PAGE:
Dislike of Trump won’t drive voters to the polls in 2018

April 25, 2018

Like many other things, voting is a habit—and it is one that millions of Americans will never pick up. In fact, many U.S. adults who could cast their ballots stay home during every election. And the 2018 midterms are not likely to be much different, despite broad disapproval of President Donald Trump and discontent with the direction of the country, based on findings of a poll conducted by USA Today/Suffolk University and released on April 23.

Those who regularly skip a trip to the polls cite a broad array of factors driving their lack of participation. Some say they don’t trust politicians, or they don’t think their vote will change anything, the pollsters note. Others say the electoral choices are uninspiring—or they simply don’t have the time and transport to get to their local polling place.

In a nationwide survey of 800 infrequent or unregistered voters, 56% of poll respondents said they felt the country was on the wrong track and nearly 55% rated Trump unfavorably. Yet 83% of those polled said they are “not very likely” or “not at all likely” to vote in 2018.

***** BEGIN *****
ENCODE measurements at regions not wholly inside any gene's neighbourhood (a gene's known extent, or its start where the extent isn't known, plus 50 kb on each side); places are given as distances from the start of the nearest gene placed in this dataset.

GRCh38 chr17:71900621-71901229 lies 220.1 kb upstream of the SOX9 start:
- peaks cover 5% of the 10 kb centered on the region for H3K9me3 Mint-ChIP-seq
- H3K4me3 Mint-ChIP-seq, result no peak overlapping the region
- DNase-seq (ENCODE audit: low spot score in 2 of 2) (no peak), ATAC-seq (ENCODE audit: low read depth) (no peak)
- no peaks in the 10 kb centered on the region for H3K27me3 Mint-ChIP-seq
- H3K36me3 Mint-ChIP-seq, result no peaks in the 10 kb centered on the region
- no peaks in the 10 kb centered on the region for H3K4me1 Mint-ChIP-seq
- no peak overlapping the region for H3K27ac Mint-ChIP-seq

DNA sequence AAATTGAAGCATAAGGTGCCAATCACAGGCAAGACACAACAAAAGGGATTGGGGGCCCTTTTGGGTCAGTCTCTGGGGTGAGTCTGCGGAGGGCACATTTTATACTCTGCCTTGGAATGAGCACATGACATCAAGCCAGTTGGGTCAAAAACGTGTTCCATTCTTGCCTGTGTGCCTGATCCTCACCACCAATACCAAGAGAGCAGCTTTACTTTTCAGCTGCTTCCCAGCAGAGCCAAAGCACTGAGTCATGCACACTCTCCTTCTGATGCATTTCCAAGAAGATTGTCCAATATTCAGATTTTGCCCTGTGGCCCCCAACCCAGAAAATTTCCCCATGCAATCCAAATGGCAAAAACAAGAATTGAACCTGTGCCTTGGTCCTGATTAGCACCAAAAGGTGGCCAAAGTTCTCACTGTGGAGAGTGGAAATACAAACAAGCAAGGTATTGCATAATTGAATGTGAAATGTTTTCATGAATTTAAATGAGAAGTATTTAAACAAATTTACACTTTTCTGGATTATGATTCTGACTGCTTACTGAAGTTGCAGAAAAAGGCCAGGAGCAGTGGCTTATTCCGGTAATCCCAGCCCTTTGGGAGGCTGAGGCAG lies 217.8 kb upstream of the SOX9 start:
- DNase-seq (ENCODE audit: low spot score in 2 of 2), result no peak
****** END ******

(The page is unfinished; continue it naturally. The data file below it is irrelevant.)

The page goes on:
Fifteen percent of unregistered voters said their vote “doesn’t count” or “won’t make a difference.” Nine percent of registered voters said the same.

Nearly 63% of respondents agreed or strongly agreed with the statement: “I don’t pay much attention to politics because nothing ever gets done – it’s a bunch of empty promises.” And 68% agreed or strongly agreed with this sentiment: “I don’t pay much attention to politics because it is so corrupt.”

“Even if there is a surge in turnout, a majority of America will not vote in November,” said David Paleologos, director of the Suffolk University Political Research Center. “It’s a chilling story to tell. These people don’t vote. They could hate Trump, but they could still not vote because they hate political parties, they hate Democrats, they hate the bureaucracy, they hate the infighting, the negativity—all of that.”

The voter turnout rate for midterm elections is reliably lower than for presidential elections. In 2014, only 36% of eligible voters actually voted, while 144 million stayed home,  according to data from the U.S. Election Project.

The survey results suggest that former President Obama is the type of inspirational candidate that persuades infrequent voters to vote, Paleologos said.

“Barack Obama’s strong support in the 2008 and 2012 elections brought voters of all races to the polls, including white voters,” Paleologos said. “When Obama was no longer on the ballot, some of these voters just walked away. Democrats can’t underestimate the value of a young, inspirational nominee.”

Obama was one of several names that came up when respondents were asked who would “definitely” motivate them to register and vote in a presidential election. The top responses were Bernie Sanders (7%), Joe Biden (4%), Donald Trump (4%) and Michelle Obama (4%).

Research contact: @usatoday

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